Trojan horses released into bloodstream to kill cancer cells

Drugs that infiltrate cancer cells and destroy them from within become extra effective after passing through the hands of a group of chemical scientists.

Illustration of a drug that is harmless when circulating in the bloodstream. But when it encounters a cancer cell and is taken up by the cell, the drug's toxic cargo is released, killing the cancer cell. Illustration: Claus Lunau
Associate Professor Katrine Qvortrup (left) and Postdoc Katja Egeskov Grier are both employed at DTU Chemistry, where they are developing a new drug that can find cancer cells inside the body and kill the cells from the inside. Photo: Bax Lindhardt

Linker must be cleaved

The antibody is a key part of the ADC as it makes sure that that chemical package recognizes the cancer cell and is invited in. This happens via an antigen on the outside of the cancer cell. The antigen is unique in being present on cells that grow rapidly, which is the case for many cancer cells.

The antigen acts as a receptor, so when the ADC antibody meets the cancer cell’s antigen, recognition occurs, and our Trojan friend is ‘invited’ inside. Unfortunately, similar antigens are found in certain healthy cells that by nature grow rapidly, such as hair, nail and bone marrow cells, and these cells will perish if the ADC is let in.

So Katrine Qvortrup and her colleagues started looking at ways of ensuring that the toxic payload is only released in cancer cells and not in the other fast-growing cells. This involved taking a close look at the inside of the cancer cell, and how it differs from the inside of healthy cells. Perhaps they could spot a difference that could be used to make sure that the ADC is only activated in the cancer cell.

“For a linker to release the drug inside the cell, it must first be cleaved. Something needs to trigger the cleaving. Linkers can be cleaved in several ways, one method involving the use of enzymes. Encountering a certain enzyme, the linker opens up, and the drug is released,” explains Katrine Qvortrup.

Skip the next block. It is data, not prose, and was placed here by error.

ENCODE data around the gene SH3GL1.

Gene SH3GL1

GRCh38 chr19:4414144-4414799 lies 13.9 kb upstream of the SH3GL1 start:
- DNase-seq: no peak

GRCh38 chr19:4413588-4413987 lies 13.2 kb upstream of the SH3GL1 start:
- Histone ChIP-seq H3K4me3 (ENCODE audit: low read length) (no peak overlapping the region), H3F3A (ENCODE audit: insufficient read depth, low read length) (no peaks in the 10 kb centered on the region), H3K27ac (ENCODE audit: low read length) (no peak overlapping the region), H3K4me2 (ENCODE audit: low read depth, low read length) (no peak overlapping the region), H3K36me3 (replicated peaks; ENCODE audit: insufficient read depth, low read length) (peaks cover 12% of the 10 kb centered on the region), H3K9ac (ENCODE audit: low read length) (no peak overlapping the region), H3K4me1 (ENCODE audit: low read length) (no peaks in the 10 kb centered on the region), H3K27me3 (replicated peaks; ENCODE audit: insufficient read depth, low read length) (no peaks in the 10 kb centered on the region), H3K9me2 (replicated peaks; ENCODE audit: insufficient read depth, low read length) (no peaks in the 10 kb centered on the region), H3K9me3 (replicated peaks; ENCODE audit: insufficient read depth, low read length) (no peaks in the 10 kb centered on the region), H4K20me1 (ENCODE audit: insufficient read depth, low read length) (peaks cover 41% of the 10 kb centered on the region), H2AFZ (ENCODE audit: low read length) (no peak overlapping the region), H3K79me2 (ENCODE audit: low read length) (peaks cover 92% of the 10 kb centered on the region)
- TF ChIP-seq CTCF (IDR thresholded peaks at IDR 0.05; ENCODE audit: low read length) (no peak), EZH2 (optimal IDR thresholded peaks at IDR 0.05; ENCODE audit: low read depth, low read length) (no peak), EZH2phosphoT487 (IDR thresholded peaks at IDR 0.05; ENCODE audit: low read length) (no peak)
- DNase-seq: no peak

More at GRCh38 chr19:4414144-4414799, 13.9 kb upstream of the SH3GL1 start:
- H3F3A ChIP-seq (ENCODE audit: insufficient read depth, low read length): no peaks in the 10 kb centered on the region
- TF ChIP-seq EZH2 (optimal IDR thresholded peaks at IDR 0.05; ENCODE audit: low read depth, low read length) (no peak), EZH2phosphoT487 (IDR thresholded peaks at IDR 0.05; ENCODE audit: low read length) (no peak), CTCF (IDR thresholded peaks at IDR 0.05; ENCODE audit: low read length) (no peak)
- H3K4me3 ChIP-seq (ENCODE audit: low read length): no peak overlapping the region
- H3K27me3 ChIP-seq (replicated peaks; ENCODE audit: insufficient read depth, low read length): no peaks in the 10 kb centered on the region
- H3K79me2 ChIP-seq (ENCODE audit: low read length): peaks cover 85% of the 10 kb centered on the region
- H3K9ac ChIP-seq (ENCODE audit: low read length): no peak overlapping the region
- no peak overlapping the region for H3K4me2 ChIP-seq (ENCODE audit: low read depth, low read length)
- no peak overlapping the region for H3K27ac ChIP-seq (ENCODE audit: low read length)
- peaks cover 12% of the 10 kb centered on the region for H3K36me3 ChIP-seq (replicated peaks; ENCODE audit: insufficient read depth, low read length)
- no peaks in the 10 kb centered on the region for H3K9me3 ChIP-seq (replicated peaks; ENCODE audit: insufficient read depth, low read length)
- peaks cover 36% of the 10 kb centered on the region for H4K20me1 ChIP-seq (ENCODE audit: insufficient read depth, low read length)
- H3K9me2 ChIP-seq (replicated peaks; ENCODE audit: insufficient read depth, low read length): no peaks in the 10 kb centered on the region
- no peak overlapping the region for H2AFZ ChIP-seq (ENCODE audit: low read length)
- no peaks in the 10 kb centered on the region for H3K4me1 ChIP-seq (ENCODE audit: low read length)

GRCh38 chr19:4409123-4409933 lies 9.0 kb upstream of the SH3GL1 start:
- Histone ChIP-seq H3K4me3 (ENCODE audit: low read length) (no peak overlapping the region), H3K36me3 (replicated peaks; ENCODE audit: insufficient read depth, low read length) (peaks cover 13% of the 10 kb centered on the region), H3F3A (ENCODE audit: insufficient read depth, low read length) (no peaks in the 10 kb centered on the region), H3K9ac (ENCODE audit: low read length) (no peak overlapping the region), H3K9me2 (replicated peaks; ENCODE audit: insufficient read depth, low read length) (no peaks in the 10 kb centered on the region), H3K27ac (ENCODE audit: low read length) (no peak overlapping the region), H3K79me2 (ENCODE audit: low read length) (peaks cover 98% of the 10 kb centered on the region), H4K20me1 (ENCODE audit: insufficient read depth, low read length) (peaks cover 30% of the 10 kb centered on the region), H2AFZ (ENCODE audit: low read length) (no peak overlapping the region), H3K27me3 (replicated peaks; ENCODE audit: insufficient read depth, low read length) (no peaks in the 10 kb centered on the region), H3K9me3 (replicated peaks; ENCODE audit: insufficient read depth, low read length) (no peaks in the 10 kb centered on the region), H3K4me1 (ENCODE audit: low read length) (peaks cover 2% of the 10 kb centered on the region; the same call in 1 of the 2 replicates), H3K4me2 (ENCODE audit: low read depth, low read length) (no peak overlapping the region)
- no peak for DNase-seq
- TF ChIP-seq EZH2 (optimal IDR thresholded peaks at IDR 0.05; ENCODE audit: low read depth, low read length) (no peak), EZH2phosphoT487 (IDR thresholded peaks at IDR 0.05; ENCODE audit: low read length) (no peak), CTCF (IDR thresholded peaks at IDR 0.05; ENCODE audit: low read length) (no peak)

Special enzyme in certain cancer cells

This led the researchers to take an interest in an enzyme called sulfatase, which is found in higher concentrations inside certain cancer cells. High sulfatase concentrations are usually seen in hormone-dependent cancers such as prostate cancer and certain types of breast cancer. Based on this knowledge, the research group designed a linker that is cleaved only when it meets sulfatase.

During the development of the linker, the researchers worked closely with the Finsen Laboratory, which is the cancer research department at Rigshospitalet in Copenhagen. The Finsen Laboratory was involved in testing the various versions of the linker that were developed until DTU researchers succeeded in achieving the desired properties.

“With our new linker, we have added a kind of extra level of security, which means that the ADC is first taken up by a fast-growing cell and can then only be triggered if sulfatase is present. This means that should the ADC enter a fast-growing, healthy cell, nothing happens because there is not enough sulfatase present. In this way, we target the drug even more precisely at the cancer cells, resulting in greater efficacy and fewer side-effects, because healthy cells are not targeted,” says Katrine Qvortrup.